According to the Axios report, "Another reason for Trump's reluctance to praise the Supreme Court is because he's still bitterly angry at the conservative justices for refusing to take up his challenges to President Biden's 2020 election victory, according to a source with direct knowledge," with Swan adding, "Trump feels he was let down when it mattered most by the three justices he appointed."
The report also adds, "Trump is deeply cynical and suspicious of the courts in general and even of the Supreme Court, which he's defined more than any president since Ronald Reagan."
You can read more here.
A anti-choice Texas state senator was put on the spot on CNN on Saturday when host Boris Sanchez asked him why he should be allowed to strip women of their right to choose to have an abortion and if he thinks life begins at conception.
Along the way, the CNN host confronted him on the science and what allows him to "decide when life begins."
"Are you saying you believe life begins at conception?" the host asked.
"Life begins at conception," Sen. Bryan Hughes (R-TX) shot back. "If you talk to scientists, if you talk to medical professionals, there are stages of development all the way through the pregnancy. There are stages of development after birth, little newborn babies are not fully grown, but when that human is in the womb, that's the life we want to protect, of course."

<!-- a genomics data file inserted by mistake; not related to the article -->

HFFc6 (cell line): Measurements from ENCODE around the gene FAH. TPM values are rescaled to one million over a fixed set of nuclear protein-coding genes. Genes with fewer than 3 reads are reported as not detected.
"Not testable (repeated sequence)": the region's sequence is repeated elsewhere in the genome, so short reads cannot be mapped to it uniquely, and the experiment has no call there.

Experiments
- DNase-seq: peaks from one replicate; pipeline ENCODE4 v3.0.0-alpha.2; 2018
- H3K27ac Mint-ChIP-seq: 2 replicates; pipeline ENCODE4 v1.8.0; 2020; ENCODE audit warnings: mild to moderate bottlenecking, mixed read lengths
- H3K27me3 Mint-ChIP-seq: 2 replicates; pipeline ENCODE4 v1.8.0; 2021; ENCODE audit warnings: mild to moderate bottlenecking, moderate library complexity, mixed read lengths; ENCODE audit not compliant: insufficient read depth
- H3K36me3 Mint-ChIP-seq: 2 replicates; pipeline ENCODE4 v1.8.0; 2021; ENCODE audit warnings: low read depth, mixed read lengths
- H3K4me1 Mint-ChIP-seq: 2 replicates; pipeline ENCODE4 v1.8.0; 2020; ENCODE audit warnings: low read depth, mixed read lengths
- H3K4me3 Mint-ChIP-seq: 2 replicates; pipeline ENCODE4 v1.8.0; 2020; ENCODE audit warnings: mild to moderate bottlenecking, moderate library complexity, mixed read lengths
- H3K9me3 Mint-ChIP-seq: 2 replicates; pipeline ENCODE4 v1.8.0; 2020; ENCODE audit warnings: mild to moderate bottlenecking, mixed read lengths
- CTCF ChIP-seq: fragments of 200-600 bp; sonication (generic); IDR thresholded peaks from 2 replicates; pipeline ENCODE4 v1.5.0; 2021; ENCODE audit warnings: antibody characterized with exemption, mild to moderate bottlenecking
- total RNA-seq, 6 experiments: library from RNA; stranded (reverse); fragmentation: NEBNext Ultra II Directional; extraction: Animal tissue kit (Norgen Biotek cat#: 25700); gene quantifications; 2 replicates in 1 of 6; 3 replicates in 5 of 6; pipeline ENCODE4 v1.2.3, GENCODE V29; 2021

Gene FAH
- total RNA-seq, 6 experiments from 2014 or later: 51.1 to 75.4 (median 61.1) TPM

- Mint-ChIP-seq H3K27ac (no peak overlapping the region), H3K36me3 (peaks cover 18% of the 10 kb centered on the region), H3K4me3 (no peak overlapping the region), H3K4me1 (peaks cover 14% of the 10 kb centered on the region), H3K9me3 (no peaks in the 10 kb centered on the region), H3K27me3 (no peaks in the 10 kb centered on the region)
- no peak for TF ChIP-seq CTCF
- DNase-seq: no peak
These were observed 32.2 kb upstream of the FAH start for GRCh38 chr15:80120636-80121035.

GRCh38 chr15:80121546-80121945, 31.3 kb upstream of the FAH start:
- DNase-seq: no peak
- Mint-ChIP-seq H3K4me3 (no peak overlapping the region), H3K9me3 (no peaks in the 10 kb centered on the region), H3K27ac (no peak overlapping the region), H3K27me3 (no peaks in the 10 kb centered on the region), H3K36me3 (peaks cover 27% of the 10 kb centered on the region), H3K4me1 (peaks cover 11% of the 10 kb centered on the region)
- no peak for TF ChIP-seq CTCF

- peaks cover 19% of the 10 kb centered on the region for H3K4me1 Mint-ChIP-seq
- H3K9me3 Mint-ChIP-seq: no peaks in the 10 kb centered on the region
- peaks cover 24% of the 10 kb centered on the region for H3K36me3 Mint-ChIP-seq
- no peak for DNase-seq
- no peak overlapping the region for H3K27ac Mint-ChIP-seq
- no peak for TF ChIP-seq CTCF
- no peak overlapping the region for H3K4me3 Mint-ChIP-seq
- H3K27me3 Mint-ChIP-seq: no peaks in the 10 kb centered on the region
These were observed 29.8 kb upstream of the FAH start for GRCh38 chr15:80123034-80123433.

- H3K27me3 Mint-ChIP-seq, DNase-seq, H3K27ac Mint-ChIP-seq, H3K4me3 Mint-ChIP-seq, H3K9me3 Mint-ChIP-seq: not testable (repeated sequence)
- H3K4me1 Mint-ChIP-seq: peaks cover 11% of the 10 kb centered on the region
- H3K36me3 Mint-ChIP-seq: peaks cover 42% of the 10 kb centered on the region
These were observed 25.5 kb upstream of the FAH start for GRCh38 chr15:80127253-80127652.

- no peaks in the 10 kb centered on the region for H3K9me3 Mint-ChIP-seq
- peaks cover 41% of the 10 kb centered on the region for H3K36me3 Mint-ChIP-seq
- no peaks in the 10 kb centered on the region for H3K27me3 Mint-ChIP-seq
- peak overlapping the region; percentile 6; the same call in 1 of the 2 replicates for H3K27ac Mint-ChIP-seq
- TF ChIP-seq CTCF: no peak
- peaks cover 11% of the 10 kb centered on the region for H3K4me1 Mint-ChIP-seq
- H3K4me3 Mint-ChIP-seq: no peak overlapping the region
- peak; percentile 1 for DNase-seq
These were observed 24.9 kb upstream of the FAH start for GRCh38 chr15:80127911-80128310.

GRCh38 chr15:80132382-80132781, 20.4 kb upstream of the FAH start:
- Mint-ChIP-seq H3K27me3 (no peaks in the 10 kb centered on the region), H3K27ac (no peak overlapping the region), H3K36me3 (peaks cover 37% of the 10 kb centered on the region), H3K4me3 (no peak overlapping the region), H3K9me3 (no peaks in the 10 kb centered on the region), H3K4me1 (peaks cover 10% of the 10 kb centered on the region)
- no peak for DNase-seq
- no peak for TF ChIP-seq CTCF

"There are scientists and doctors who say life doesn't begin at conception, they don't share that opinion, they believe it's a cluster of cells and through those stages of development, eventually you can define an embryo, a fetus, potentially as life but they don't necessarily agree with your point of view," host Sanchez corrected him. "So I go back to my first question, specifically what is it that allows you to define what life is for women?"
"Each scientist you're referring to would pick a different point in that development, each one would," Hughes replied. "As you know, Democrats in the U.S. Congress support a bill that would allow abortion up to the moment of birth. We know most Americans obviously are not in favor of that and so Roe v. Wade means this question goes back to the states. So the people decide it through the states, people are going to vote. If they don't like the policies in their state they're going to vote with their feet. people have been doing that, they've been leaving states like California and coming to Texas where there's opportunity and liberty and rights. we respect the rights of those little unborn babies as well."
"I understand your point. I do want to clarify that bill that you're referring to that Democrats -- you referred to Democrats supporting a bill that would allow for abortion up until the moment of birth," host Sanchez corrected him again. "I don't believe that that's widely supported by a majority of Democrats. I don't know that that's realistic or that that would pass in any of the 50 states."